Long-term radiographic outcomes of expandable versus static cages in transforaminal lumbar interbody fusion

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  • 1 Departments of Neurosurgery and
  • 2 Orthopaedic Surgery, University of California, San Francisco, California;
  • 3 Department of Neurosurgery, Neurological Institute, Taipei Veterans General Hospital, Taipei, Taiwan;
  • 4 University of California, San Francisco, California; and
  • 5 School of Medicine and
  • 6 Department of Biomedical Engineering, National Yang-Ming University, Taipei, Taiwan
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OBJECTIVE

Potential advantages of using expandable versus static cages during transforaminal lumbar interbody fusion (TLIF) are not fully established. The authors aimed to compare the long-term radiographic outcomes of expandable versus static TLIF cages.

METHODS

A retrospective review of 1- and 2-level TLIFs over a 10-year period with expandable and static cages was performed at the University of California, San Francisco. Patients with posterior column osteotomy (PCO) were subdivided. Fusion assessment, cage subsidence, anterior and posterior disc height, foraminal dimensions, pelvic incidence (PI), segmental lordosis (SL), lumbar lordosis (LL), pelvic incidence–lumbar lordosis mismatch (PI-LL), pelvic tilt (PT), sacral slope (SS), and sagittal vertical axis (SVA) were assessed.

RESULTS

A consecutive series of 178 patients (with a total of 210 levels) who underwent TLIF using either static (148 levels) or expandable cages (62 levels) was reviewed. The mean patient age was 60.3 ± 11.5 years and 62.8 ± 14.1 years for the static and expandable cage groups, respectively. The mean follow-up was 42.9 ± 29.4 months for the static cage group and 27.6 ± 14.1 months for the expandable cage group. Within the 1-level TLIF group, the SL and PI-LL improved with statistical significance regardless of whether PCO was performed; however, the static group with PCOs also had statistically significant improvement in LL and SVA. The expandable cage with PCO subgroup had significant improvement in SL only. All of the foraminal parameters improved with statistical significance, regardless of the type of cages used; however, the expandable cage group had greater improvement in disc height restoration. The incidence of cage subsidence was higher in the expandable group (19.7% vs 5.4%, p = 0.0017). Within the expandable group, the unilateral facetectomy-only subgroup had a 5.6 times higher subsidence rate than the PCO subgroup (26.8% vs 4.8%, p = 0.04). Four expandable cages collapsed over time.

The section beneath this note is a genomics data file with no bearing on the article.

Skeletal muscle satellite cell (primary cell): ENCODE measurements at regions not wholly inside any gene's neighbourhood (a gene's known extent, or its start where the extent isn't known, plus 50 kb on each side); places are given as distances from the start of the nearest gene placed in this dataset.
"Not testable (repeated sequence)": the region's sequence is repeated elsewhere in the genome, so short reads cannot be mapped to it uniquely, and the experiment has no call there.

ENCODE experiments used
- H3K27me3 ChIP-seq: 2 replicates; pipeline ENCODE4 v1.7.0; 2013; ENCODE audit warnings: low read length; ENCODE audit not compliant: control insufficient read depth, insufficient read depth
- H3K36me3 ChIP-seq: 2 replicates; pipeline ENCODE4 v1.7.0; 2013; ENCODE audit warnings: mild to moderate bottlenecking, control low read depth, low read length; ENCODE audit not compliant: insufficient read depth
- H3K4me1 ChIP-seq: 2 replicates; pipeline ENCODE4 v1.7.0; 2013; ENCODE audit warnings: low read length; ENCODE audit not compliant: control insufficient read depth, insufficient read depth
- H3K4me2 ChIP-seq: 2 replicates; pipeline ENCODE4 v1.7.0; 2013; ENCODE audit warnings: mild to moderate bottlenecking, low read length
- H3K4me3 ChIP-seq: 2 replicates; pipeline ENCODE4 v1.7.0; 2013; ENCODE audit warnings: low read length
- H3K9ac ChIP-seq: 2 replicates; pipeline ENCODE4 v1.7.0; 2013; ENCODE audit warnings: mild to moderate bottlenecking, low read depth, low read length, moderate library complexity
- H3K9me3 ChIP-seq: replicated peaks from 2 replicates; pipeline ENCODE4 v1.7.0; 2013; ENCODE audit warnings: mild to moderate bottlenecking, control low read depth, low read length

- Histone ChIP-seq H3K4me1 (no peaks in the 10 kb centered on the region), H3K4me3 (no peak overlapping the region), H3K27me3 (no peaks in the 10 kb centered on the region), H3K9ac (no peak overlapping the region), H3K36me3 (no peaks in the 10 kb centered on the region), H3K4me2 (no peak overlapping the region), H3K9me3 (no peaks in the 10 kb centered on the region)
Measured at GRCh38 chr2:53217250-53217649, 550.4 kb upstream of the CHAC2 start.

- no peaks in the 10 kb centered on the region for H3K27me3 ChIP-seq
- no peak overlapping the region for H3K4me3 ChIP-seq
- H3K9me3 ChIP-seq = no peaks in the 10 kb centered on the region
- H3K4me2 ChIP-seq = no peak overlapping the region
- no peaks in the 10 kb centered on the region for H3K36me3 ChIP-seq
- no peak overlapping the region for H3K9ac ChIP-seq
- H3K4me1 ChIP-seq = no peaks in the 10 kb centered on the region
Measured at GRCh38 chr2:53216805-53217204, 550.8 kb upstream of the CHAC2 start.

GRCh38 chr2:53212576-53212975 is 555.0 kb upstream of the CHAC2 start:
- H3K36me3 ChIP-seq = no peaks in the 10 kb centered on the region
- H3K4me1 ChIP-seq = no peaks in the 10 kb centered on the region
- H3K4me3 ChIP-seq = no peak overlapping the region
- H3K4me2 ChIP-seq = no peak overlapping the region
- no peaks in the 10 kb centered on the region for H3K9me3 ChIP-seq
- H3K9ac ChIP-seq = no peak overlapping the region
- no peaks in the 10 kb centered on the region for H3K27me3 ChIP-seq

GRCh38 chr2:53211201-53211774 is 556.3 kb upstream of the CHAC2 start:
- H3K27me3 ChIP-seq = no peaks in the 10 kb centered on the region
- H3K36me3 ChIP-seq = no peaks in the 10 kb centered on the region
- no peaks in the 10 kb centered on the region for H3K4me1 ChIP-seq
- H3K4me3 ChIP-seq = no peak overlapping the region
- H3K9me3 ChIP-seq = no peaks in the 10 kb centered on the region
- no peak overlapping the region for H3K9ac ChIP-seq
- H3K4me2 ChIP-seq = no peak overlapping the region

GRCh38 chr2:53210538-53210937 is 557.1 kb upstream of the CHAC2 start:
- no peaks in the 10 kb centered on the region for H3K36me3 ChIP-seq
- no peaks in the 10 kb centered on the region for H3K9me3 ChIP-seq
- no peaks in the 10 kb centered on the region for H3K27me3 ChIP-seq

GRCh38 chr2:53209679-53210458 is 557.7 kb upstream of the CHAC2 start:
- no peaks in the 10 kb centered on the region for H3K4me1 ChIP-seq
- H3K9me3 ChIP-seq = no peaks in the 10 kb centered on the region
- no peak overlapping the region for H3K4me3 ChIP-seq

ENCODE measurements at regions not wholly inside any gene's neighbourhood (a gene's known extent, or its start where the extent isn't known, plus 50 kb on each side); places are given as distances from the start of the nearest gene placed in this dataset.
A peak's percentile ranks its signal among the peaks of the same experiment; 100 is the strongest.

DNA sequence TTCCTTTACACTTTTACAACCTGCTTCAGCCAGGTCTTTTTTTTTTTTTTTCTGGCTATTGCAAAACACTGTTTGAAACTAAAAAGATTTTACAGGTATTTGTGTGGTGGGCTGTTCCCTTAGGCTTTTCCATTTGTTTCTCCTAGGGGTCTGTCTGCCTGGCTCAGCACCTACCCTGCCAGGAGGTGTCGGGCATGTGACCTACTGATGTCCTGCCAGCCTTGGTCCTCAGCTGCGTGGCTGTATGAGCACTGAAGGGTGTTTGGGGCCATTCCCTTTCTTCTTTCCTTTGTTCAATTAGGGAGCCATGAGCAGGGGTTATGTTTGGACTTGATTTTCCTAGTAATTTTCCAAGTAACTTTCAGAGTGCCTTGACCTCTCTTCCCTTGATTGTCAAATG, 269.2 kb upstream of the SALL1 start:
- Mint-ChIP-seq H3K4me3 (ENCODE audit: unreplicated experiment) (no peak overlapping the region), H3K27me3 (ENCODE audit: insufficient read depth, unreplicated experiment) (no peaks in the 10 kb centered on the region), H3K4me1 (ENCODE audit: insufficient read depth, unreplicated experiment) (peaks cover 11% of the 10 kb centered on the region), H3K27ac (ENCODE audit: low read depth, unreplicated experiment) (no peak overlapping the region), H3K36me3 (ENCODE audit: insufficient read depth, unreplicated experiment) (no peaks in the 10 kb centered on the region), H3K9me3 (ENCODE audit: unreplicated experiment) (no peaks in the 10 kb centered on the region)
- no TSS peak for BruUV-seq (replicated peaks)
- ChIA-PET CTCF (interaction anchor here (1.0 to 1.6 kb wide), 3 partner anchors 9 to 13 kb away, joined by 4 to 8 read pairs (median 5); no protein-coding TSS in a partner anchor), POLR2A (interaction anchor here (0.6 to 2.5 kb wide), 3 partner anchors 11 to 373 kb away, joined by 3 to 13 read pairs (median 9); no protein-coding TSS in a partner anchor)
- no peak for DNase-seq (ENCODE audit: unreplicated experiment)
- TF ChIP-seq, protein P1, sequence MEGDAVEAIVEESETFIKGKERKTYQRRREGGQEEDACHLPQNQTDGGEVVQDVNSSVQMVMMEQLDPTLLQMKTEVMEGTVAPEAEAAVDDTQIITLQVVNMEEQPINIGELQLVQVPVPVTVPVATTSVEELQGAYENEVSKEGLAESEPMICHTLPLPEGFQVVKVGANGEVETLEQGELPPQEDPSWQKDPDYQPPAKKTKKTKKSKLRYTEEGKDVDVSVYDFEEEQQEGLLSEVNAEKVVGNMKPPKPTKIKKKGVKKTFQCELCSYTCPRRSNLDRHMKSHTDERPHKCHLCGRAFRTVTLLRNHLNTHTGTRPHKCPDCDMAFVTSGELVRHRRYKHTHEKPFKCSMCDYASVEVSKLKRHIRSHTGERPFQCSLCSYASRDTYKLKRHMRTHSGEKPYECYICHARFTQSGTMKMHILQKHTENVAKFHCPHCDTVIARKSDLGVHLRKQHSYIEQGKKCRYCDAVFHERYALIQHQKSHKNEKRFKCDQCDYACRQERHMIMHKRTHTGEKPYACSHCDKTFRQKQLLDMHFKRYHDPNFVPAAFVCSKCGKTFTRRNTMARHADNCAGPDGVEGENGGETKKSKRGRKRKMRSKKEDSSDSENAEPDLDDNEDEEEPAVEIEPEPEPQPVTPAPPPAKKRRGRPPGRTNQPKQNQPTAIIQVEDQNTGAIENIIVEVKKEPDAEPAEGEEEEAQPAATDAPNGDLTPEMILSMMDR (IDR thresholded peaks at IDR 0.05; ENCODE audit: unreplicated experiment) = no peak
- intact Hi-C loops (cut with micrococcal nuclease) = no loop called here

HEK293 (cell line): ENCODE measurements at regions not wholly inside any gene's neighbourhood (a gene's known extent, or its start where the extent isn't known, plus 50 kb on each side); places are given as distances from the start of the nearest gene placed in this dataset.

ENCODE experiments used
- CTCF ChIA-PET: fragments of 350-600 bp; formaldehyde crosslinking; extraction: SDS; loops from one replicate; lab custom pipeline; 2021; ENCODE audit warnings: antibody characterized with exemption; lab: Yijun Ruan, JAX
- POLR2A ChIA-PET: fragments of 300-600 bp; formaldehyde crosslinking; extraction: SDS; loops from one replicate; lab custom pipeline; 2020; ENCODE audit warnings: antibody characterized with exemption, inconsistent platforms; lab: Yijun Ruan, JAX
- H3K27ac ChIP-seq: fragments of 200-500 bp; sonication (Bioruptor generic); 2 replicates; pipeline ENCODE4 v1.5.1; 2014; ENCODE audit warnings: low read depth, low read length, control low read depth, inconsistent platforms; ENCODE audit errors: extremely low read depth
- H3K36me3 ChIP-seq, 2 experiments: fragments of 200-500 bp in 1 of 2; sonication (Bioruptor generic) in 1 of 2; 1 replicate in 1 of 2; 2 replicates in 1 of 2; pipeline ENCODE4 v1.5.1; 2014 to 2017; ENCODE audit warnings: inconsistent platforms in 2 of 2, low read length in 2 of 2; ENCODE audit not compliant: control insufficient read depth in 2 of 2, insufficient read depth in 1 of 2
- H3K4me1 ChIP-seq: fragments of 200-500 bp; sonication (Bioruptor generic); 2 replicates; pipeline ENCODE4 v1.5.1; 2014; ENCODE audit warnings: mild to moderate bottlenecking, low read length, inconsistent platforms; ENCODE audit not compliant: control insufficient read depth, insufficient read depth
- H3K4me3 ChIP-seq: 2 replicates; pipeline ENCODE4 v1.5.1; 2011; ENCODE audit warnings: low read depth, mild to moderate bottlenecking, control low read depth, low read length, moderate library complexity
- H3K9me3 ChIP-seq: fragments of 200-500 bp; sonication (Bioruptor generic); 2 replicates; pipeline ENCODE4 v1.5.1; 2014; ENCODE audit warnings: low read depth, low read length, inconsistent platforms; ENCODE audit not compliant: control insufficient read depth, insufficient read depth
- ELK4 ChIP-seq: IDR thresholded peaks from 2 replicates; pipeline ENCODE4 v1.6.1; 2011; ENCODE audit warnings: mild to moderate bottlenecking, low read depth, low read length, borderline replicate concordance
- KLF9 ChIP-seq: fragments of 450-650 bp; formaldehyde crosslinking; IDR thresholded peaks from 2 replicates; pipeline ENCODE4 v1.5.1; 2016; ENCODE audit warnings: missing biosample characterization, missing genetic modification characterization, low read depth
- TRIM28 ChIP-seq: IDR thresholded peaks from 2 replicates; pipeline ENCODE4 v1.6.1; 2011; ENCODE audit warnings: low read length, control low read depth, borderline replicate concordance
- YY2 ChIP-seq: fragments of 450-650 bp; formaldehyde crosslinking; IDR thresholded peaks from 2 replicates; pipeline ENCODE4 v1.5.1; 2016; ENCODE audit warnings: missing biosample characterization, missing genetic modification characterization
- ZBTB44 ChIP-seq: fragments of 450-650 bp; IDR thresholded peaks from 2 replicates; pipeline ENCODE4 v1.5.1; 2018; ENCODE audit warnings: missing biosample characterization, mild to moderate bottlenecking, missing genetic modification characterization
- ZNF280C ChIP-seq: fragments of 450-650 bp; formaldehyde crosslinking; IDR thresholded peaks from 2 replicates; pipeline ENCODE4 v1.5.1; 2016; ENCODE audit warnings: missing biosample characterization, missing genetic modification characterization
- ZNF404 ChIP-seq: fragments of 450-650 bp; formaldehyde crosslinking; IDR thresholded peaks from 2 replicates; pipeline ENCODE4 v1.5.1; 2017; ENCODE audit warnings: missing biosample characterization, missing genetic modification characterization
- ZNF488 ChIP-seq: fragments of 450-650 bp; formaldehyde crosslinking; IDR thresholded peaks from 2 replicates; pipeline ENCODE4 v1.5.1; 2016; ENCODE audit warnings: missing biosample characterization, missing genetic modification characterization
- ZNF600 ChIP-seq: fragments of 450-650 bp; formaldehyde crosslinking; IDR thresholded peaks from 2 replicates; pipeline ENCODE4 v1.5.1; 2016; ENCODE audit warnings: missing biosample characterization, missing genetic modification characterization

CONCLUSIONS

Expandable TLIF cages may initially restore disc height better than static cages, but they also have higher rates of subsidence. Unilateral facetectomy alone may result in more subsidence with expandable cages than using bilateral PCO, potentially because of insufficient facet release. Although expandable cages may have more power to induce lordosis and restore disc height than static cages, subsidence and endplate violation may negate any significant gains compared to static cages.

ABBREVIATIONS ADH = anterior disc height; FA = foraminal area; FH = foraminal height; LL = lumbar lordosis; MIS = minimally invasive surgery; PCO = posterior column osteotomy; PDH = posterior disc height; PI = pelvic incidence; PI-LL = pelvic incidence–lumbar lordosis mismatch; PT = pelvic tilt; SL = segmental lordosis; SS = sacral slope; SVA = sagittal vertical axis; TLIF = transforaminal lumbar interbody fusion.

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Contributor Notes

Correspondence Chih-Chang Chang: University of California, San Francisco, CA. ccchang74@gmail.com.

INCLUDE WHEN CITING Published online November 13, 2020; DOI: 10.3171/2020.6.SPINE191378.

Disclosures Dr. Chou reports being a consultant to Globus and Medtronic, and receiving royalties from Globus. Dr. Tan reports being a consultant to Medtronic and Stryker, and having ownership in Integrity Implants. Dr. Berven reports having ownership in Green Sun Medical and Providence Medical; being a consultant to Medtronic, Globus, DePuy, Innovasis, and Integrity Spine; and receiving royalties from Medtronic and Stryker. Dr. Mummaneni reports being a consultant to DePuy Synthes, Globus, and Stryker; having direct stock ownership in Spinicity/ISD; receiving support of non–study-related clinical or research effort from the NREF; receiving royalties from DePuy Synthes, Thieme, and Springer; receiving honoraria from Spineart; and receiving a grant from AO Spine.

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